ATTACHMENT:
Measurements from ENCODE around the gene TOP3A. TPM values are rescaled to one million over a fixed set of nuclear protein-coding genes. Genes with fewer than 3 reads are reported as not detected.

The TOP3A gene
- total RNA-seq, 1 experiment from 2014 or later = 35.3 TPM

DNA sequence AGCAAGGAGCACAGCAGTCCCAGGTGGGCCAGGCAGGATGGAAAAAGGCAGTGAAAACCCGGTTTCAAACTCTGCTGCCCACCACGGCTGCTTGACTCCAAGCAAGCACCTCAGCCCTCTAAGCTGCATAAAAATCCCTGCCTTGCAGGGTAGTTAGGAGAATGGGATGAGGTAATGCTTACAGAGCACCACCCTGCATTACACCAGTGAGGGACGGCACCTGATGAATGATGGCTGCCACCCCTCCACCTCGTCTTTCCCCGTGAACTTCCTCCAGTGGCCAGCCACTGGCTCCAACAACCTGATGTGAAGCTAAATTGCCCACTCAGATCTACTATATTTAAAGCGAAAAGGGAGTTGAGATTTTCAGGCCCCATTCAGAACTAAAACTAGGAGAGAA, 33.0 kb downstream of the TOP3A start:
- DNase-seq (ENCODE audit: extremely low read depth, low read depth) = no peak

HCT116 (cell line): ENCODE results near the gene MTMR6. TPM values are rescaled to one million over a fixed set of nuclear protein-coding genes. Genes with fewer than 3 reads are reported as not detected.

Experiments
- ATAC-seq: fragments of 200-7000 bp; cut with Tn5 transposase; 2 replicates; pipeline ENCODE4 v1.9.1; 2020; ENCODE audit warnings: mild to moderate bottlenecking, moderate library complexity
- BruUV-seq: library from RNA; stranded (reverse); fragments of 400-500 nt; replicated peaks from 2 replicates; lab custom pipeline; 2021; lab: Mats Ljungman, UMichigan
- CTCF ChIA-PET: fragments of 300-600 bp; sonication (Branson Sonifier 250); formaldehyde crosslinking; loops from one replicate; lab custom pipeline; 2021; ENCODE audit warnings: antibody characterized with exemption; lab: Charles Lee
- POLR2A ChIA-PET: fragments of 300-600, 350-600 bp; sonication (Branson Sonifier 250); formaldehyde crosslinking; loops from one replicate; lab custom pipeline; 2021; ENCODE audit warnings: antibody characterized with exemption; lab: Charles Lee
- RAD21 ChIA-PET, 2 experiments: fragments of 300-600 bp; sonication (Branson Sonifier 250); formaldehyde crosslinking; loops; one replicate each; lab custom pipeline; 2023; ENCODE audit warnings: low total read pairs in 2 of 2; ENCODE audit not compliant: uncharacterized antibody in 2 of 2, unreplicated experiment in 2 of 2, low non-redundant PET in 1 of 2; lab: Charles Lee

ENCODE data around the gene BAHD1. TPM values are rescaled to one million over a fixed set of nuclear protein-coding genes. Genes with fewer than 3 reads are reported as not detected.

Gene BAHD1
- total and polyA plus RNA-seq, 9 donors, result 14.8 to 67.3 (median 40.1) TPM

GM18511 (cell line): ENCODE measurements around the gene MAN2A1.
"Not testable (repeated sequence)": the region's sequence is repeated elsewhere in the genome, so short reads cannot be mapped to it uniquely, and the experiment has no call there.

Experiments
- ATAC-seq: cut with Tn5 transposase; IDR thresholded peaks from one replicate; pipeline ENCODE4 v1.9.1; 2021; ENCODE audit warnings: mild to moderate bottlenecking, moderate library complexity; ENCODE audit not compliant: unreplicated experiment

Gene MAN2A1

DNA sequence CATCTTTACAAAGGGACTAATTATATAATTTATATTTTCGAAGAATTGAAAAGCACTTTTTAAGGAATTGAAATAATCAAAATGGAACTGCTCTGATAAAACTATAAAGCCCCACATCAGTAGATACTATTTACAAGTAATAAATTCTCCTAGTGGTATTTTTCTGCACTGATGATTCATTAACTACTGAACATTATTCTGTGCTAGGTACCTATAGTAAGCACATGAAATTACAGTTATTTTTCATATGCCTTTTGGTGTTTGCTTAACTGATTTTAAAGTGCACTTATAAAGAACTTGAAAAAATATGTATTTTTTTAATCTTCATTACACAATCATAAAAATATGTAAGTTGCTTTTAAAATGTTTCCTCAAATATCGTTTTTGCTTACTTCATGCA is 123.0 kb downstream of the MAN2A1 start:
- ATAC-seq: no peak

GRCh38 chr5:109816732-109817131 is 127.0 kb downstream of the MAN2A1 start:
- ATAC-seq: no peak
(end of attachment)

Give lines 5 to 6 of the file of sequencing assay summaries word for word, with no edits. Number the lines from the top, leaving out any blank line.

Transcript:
- DNase-seq (ENCODE audit: extremely low read depth, low read depth) = no peak

HCT116 (cell line): ENCODE results near the gene MTMR6. TPM values are rescaled to one million over a fixed set of nuclear protein-coding genes. Genes with fewer than 3 reads are reported as not detected.